As 2021 ends, the standards of decency of American society with respect to the death penalty are simultaneously evolving and devolving. In 2021, only 18 death sentences were imposed and only 11 people executed, both lows since the reinstatement of the death penalty and way below the 279 sentences and 98 executions in 1999. Yet 6 of the 11 executions this year were of Black defendants. 10 of the 11 had significant impairments, including demonstrable mental illness, brain injury, intellectual disability or chronic serious childhood trauma and abuse.

Virginia, which historically had executed more people than any other state, became the first Southern state to abolish the death penalty, although the Legislature and Governor’s mansion could make that a short-lived milestone. Large swathes of the country have abolished the death penalty and many of those with the death penalty have declared or imposed de facto moratoriums. For the 7th year in a row, no state west of Texas conducted an execution although, ironically, California has by far the largest death row.

Only 3 states — Alabama, Oklahoma and Texas — have accounted for a majority of both death sentences and executions since 1976. In 2021, Texas and the departing Trump administration performed 3 executions each, while Oklahoma had 2, and Missouri and Mississippi 1 each. Oklahoma badly botched yet another execution, with a victim of the supposedly humane lethal injection writhing and vomiting on the gurney.

President Biden ran on an anti-death penalty platform, but while the Department of Justice has halted all federal executions pending a review, it is proceeding with litigation to execute the Charleston Church shooter and to obtain a death sentence against the Boston Marathon bomber, as well as continuing to seek the death penalty against 6 Guantanamo detainees. President Biden could simply commute all federal death sentences to life imprisonment; he has not.

The most troubling development on the horizon, however, is a highly polarized Supreme Court, where 6 members have shown themselves not only indifferent to substantial legal claims under relevant precedent, but affirmatively impatient with such claims by death row defendants. In case after case, the Supreme Court has declined certiorari and overruled stays issued by lower courts, often without opinion and within a few hours of governments appealing the granting of a stay. Strong claims of innocence, severe brain injury or disease, racial bias, or utter incompetence of counsel are all tossed out without hearing or even perfunctory statements of reasons, over the anguished dissents of the three liberals left on the court.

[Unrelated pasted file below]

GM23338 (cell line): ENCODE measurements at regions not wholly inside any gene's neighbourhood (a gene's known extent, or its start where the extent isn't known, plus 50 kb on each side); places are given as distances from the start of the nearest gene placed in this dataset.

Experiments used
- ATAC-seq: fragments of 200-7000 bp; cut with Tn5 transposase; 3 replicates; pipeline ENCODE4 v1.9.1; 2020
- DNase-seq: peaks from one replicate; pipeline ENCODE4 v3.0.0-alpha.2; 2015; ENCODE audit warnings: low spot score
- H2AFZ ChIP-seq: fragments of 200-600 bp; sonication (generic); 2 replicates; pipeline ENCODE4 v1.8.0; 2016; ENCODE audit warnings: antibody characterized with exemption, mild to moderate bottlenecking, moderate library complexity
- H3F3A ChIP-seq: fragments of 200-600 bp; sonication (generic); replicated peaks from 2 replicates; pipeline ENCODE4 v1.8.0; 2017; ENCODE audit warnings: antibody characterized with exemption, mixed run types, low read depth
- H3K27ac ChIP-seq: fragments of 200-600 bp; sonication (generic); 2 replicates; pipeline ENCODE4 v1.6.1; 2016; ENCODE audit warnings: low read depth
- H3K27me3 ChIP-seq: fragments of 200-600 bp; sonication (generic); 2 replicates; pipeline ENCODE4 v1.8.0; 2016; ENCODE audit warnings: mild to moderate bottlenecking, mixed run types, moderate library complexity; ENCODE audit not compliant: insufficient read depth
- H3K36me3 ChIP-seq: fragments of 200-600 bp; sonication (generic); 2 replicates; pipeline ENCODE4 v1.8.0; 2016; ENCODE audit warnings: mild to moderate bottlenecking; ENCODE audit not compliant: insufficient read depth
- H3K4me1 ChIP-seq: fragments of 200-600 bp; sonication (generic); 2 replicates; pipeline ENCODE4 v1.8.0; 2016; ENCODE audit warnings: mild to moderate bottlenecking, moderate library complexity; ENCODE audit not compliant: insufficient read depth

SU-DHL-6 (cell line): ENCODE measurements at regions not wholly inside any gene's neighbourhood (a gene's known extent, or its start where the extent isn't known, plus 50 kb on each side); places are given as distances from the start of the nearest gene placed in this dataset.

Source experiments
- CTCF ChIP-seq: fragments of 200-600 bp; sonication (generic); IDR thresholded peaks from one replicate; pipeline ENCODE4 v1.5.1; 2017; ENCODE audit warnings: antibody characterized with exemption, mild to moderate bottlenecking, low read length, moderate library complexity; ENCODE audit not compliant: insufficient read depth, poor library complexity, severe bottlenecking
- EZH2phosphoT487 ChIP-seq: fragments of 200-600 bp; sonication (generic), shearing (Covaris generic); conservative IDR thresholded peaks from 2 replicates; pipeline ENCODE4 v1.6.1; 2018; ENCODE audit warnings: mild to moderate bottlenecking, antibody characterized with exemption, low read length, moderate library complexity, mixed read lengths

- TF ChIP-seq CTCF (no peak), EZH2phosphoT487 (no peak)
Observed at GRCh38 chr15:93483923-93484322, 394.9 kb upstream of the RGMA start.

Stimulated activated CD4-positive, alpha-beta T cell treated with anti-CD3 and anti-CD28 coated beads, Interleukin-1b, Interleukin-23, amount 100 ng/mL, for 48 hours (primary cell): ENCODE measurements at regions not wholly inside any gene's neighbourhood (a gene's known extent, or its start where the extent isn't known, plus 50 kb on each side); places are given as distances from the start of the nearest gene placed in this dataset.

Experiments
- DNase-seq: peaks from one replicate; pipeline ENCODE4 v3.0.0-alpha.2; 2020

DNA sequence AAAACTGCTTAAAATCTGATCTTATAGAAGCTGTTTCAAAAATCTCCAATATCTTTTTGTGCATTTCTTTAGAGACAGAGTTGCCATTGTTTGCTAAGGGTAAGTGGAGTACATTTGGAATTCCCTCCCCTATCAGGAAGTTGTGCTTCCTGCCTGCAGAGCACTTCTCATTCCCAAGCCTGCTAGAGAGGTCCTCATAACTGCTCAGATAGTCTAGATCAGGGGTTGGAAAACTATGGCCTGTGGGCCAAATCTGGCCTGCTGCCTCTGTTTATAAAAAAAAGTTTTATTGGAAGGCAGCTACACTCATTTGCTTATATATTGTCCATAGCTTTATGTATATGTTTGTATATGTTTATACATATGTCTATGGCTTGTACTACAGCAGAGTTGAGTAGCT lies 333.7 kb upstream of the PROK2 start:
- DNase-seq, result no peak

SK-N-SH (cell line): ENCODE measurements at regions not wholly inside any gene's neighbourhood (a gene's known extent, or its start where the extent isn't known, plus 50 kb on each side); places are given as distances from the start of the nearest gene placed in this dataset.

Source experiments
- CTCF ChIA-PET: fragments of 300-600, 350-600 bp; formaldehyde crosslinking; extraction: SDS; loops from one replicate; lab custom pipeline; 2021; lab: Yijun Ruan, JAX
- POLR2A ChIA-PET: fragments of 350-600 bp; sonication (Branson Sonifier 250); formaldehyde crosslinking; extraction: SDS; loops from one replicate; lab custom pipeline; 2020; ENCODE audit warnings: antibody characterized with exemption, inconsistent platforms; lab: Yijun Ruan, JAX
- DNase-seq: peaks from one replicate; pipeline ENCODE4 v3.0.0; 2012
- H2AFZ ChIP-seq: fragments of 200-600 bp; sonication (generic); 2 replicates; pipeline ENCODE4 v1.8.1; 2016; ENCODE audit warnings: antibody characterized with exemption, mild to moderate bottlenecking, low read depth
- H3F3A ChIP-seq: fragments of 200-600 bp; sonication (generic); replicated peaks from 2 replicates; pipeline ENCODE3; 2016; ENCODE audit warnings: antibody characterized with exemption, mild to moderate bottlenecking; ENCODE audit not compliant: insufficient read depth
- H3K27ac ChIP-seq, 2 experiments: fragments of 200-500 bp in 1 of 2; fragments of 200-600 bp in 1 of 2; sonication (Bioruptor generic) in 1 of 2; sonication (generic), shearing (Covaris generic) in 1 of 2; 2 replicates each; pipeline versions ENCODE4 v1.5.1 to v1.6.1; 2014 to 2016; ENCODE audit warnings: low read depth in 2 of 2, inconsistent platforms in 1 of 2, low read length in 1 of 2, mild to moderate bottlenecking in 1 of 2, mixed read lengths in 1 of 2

Hostility to arguments by capital defendants the Supreme Court are likely to continue for many years ahead. The Supreme Court does not need to revisit its earlier, less rigid jurisprudence; it can simply use the power not to hear any appeals or to dissolve stays issued by lower courts, to assure that executions will proceed — on time and without hearing.

It’s become clear that this Supreme Court wants to push on with the conveyor belt of death and ignore these final pleas for justice and for life. Thus, even if there are fewer death sentences and fewer executions from fewer places, it is almost certain that those whose lives are taken by the state will be those with the least voice, the least power, the least able to have their dignity recognized. There may be fewer executions in coming years, but the lingering stench — as Justice Sotomayor said in the abortion context — of racism and discrimination against the mentally ill and the marginal will make those executions an ever more squalid spectacle.

Source: independent.co.uk, Eric Lewis, December 25, 2021

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"One is absolutely sickened, not by the crimes that the wicked have committed,
but by the punishments that the good have inflicted." -- Oscar Wilde